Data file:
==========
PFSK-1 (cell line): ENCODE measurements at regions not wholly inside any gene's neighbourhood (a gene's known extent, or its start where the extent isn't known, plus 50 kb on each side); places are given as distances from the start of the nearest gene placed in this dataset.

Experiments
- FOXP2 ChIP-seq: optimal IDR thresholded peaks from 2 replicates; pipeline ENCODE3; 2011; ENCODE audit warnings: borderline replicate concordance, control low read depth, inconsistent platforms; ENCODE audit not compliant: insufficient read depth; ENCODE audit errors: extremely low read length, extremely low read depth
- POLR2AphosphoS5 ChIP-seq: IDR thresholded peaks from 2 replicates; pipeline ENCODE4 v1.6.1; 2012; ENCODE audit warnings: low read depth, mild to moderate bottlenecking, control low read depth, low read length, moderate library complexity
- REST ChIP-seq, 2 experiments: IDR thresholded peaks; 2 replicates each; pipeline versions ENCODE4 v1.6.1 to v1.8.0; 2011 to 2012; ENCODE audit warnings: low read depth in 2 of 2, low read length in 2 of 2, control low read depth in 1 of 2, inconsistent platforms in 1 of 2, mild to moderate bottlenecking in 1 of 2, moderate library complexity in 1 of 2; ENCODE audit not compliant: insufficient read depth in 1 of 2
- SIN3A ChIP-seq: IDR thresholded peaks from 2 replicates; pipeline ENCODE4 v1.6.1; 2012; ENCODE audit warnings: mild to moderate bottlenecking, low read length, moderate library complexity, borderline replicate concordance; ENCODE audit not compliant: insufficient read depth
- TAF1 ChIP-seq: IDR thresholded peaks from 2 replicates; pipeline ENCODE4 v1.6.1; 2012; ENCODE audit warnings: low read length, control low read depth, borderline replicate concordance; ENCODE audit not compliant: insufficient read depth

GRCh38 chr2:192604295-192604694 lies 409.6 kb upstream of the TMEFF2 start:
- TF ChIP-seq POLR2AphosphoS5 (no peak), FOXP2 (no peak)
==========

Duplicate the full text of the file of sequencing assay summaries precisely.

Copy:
PFSK-1 (cell line): ENCODE measurements at regions not wholly inside any gene's neighbourhood (a gene's known extent, or its start where the extent isn't known, plus 50 kb on each side); places are given as distances from the start of the nearest gene placed in this dataset.

Experiments
- FOXP2 ChIP-seq: optimal IDR thresholded peaks from 2 replicates; pipeline ENCODE3; 2011; ENCODE audit warnings: borderline replicate concordance, control low read depth, inconsistent platforms; ENCODE audit not compliant: insufficient read depth; ENCODE audit errors: extremely low read length, extremely low read depth
- POLR2AphosphoS5 ChIP-seq: IDR thresholded peaks from 2 replicates; pipeline ENCODE4 v1.6.1; 2012; ENCODE audit warnings: low read depth, mild to moderate bottlenecking, control low read depth, low read length, moderate library complexity
- REST ChIP-seq, 2 experiments: IDR thresholded peaks; 2 replicates each; pipeline versions ENCODE4 v1.6.1 to v1.8.0; 2011 to 2012; ENCODE audit warnings: low read depth in 2 of 2, low read length in 2 of 2, control low read depth in 1 of 2, inconsistent platforms in 1 of 2, mild to moderate bottlenecking in 1 of 2, moderate library complexity in 1 of 2; ENCODE audit not compliant: insufficient read depth in 1 of 2
- SIN3A ChIP-seq: IDR thresholded peaks from 2 replicates; pipeline ENCODE4 v1.6.1; 2012; ENCODE audit warnings: mild to moderate bottlenecking, low read length, moderate library complexity, borderline replicate concordance; ENCODE audit not compliant: insufficient read depth
- TAF1 ChIP-seq: IDR thresholded peaks from 2 replicates; pipeline ENCODE4 v1.6.1; 2012; ENCODE audit warnings: low read length, control low read depth, borderline replicate concordance; ENCODE audit not compliant: insufficient read depth

GRCh38 chr2:192604295-192604694 lies 409.6 kb upstream of the TMEFF2 start:
- TF ChIP-seq POLR2AphosphoS5 (no peak), FOXP2 (no peak)